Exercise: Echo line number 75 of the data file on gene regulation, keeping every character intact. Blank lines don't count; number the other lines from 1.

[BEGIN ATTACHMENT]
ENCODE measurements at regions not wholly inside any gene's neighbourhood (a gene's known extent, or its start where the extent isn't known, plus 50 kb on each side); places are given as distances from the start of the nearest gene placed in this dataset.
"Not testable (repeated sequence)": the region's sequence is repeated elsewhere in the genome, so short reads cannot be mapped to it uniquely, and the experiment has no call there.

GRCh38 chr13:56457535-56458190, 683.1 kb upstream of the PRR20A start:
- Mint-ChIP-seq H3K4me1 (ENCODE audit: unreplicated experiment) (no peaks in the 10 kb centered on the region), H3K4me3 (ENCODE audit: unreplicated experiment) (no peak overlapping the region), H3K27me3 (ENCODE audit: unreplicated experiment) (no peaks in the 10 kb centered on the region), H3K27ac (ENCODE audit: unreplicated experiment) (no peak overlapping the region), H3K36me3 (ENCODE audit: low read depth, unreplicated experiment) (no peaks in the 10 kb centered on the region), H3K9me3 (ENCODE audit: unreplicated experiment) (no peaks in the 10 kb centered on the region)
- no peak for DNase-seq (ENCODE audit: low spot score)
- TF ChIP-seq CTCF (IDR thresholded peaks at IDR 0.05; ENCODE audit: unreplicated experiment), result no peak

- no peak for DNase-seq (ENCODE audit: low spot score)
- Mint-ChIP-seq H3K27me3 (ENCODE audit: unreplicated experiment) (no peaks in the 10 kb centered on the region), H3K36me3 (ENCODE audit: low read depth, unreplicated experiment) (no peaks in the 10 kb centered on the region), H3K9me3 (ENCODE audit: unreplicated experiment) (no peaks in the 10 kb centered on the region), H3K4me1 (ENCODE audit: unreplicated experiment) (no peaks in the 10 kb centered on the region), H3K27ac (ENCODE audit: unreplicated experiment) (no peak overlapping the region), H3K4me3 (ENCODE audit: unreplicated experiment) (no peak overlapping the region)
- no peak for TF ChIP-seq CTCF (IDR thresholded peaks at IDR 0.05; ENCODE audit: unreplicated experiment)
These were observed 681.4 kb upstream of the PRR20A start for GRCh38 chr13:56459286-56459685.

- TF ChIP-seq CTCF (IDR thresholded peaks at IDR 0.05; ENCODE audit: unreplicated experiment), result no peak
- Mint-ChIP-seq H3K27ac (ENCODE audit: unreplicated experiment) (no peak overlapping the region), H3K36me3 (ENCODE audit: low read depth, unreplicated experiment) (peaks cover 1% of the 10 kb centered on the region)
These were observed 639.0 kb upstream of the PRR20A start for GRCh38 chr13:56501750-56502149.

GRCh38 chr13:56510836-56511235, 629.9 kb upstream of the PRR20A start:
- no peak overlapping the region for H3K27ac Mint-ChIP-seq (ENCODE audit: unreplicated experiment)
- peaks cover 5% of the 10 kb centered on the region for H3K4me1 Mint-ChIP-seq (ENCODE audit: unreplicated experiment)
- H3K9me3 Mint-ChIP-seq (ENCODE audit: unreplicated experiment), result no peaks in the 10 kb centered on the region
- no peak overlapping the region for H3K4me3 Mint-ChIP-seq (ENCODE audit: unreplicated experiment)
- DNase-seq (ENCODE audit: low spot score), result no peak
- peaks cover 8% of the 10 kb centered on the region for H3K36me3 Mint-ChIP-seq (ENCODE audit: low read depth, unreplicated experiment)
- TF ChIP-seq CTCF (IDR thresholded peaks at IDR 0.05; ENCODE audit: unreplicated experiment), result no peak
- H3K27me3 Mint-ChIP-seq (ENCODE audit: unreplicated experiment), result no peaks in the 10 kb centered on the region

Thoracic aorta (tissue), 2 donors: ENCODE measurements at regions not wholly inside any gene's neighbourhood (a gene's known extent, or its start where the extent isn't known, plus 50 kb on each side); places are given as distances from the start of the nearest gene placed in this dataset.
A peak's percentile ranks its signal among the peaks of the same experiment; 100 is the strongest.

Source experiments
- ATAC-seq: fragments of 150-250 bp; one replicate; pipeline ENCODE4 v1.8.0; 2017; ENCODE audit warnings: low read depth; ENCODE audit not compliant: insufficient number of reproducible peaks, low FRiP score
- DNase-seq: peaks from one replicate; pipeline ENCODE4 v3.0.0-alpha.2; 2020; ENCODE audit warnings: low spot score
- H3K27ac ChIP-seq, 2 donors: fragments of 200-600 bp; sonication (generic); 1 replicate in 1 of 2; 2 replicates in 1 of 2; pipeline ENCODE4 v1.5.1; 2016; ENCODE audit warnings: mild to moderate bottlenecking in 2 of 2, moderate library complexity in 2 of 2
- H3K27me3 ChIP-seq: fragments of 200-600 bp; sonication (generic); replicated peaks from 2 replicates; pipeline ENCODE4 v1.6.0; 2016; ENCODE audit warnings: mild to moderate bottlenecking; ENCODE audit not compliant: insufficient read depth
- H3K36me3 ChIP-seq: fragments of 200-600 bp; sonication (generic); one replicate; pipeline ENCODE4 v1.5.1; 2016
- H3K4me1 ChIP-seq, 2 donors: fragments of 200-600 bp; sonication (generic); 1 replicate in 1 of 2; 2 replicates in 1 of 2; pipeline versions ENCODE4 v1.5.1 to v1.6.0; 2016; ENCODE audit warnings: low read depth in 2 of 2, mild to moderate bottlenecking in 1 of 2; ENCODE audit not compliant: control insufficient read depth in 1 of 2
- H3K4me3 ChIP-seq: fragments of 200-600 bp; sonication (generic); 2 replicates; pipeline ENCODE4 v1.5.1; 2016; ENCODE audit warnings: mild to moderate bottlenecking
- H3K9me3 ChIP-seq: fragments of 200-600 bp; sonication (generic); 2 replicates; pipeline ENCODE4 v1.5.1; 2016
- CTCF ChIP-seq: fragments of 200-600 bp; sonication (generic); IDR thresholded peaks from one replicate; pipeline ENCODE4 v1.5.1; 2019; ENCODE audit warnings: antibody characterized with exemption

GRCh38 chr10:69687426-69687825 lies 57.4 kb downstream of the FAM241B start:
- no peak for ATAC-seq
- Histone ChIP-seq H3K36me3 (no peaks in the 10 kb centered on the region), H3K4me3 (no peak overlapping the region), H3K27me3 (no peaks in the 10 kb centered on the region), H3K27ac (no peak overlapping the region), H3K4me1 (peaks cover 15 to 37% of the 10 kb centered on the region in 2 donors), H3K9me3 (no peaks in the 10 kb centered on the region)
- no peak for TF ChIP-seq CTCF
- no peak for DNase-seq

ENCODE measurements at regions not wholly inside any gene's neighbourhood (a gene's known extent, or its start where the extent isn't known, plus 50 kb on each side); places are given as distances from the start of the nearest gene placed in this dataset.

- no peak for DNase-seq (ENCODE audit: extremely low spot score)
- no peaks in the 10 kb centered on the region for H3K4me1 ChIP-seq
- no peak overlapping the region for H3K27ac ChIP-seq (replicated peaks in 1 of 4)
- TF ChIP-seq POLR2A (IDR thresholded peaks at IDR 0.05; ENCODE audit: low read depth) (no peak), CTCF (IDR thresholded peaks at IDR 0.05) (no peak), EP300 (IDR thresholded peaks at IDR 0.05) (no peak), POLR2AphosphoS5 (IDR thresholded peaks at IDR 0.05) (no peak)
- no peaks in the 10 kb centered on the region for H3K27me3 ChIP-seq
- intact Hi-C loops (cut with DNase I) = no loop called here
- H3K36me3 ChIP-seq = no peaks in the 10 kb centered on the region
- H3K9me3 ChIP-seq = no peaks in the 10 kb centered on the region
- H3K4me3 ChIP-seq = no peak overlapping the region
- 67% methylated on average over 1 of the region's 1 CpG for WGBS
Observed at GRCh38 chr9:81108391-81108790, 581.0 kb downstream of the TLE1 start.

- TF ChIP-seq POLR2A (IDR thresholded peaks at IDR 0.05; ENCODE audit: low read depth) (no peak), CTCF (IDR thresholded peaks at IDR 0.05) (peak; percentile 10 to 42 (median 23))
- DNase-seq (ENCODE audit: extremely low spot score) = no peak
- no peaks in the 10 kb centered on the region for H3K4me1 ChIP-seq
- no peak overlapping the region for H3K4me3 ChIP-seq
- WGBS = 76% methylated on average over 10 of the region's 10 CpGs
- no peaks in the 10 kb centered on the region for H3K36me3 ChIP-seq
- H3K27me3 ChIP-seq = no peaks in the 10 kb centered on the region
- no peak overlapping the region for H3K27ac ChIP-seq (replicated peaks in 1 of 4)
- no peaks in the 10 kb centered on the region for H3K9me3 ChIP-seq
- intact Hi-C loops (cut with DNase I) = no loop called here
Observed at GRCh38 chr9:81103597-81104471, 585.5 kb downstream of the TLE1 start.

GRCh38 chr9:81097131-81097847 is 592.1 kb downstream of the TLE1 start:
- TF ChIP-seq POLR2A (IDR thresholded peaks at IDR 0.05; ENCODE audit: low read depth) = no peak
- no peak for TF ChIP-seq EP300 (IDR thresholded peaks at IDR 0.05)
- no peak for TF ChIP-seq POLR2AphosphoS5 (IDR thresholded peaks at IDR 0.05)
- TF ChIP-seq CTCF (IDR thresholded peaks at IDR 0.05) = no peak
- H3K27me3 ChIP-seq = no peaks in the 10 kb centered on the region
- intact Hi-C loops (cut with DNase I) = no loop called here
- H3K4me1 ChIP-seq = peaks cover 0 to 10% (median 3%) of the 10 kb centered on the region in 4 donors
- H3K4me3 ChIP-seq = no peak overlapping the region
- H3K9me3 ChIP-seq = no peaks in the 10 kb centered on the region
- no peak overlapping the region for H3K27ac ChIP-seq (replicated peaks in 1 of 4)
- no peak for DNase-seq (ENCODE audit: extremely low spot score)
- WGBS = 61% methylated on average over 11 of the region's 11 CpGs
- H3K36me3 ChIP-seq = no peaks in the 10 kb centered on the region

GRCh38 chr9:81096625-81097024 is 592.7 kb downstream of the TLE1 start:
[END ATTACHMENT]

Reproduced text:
- WGBS = 61% methylated on average over 11 of the region's 11 CpGs